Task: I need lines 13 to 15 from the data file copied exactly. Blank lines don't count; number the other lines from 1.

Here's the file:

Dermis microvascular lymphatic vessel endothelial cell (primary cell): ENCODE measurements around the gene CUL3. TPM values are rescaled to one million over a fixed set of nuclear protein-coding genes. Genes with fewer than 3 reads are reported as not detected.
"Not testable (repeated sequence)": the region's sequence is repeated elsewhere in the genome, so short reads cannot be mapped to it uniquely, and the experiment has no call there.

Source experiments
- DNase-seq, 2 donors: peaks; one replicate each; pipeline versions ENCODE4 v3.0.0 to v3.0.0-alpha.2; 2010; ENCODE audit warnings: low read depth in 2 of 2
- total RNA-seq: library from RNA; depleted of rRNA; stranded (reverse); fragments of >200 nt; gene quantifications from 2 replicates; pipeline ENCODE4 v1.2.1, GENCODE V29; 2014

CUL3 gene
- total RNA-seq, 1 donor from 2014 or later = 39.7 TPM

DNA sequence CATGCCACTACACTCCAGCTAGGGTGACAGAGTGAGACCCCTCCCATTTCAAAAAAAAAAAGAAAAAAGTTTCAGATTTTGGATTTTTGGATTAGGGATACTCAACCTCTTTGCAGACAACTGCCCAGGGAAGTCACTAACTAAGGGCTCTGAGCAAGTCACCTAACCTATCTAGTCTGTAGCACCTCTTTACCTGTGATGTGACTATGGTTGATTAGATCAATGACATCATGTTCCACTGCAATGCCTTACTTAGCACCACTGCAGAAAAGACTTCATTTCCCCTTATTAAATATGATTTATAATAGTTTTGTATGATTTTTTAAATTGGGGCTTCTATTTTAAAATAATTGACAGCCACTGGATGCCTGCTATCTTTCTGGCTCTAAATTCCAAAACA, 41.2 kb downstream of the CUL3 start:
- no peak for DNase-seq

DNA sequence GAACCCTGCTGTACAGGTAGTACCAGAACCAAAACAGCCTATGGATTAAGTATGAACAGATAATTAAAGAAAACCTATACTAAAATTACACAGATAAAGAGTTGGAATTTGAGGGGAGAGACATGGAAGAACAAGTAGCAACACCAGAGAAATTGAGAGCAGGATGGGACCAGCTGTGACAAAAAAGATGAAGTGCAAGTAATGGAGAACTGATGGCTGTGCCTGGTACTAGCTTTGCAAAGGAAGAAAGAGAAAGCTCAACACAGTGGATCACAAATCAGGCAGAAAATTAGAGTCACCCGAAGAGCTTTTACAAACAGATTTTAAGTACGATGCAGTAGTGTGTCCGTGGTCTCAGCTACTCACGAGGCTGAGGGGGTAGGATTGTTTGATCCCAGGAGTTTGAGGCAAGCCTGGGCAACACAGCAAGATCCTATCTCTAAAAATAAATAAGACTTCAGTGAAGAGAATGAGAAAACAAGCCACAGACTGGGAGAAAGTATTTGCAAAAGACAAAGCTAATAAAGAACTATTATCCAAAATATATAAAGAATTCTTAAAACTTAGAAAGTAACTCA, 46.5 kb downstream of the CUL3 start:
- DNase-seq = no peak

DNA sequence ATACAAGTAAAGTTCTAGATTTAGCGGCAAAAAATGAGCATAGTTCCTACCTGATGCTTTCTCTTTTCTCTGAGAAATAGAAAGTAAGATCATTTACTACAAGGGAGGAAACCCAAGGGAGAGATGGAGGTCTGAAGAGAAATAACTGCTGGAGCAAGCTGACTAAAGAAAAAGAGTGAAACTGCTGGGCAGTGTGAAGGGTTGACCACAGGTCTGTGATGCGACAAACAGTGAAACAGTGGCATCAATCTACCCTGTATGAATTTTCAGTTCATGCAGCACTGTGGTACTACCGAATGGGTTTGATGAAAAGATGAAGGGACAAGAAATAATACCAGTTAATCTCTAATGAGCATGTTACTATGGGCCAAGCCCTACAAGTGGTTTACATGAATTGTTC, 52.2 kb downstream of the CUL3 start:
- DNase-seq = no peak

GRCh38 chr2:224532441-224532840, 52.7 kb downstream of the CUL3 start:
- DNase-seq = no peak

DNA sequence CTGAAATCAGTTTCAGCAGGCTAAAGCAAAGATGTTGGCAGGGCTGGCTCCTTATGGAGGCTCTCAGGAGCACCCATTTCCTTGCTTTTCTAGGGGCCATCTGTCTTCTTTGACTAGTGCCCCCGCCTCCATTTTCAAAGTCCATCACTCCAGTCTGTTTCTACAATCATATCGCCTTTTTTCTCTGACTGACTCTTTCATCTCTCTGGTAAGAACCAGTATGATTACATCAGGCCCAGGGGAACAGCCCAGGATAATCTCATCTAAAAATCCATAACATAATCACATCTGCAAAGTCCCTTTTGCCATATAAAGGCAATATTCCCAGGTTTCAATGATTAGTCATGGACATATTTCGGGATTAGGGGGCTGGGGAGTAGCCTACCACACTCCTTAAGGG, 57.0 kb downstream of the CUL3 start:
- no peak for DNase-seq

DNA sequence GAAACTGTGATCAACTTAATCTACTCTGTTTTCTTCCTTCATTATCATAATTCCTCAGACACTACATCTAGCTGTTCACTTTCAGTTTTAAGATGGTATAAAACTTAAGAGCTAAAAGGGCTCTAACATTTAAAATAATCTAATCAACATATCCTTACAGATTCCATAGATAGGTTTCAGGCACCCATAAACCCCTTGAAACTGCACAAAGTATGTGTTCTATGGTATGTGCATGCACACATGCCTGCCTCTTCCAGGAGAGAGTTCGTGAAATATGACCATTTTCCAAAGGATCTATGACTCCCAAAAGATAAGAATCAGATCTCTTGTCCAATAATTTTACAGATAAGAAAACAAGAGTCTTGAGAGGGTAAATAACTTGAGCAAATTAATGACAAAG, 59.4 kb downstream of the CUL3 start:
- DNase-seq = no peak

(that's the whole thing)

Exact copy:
- DNase-seq = no peak

GRCh38 chr2:224532441-224532840, 52.7 kb downstream of the CUL3 start:
- DNase-seq = no peak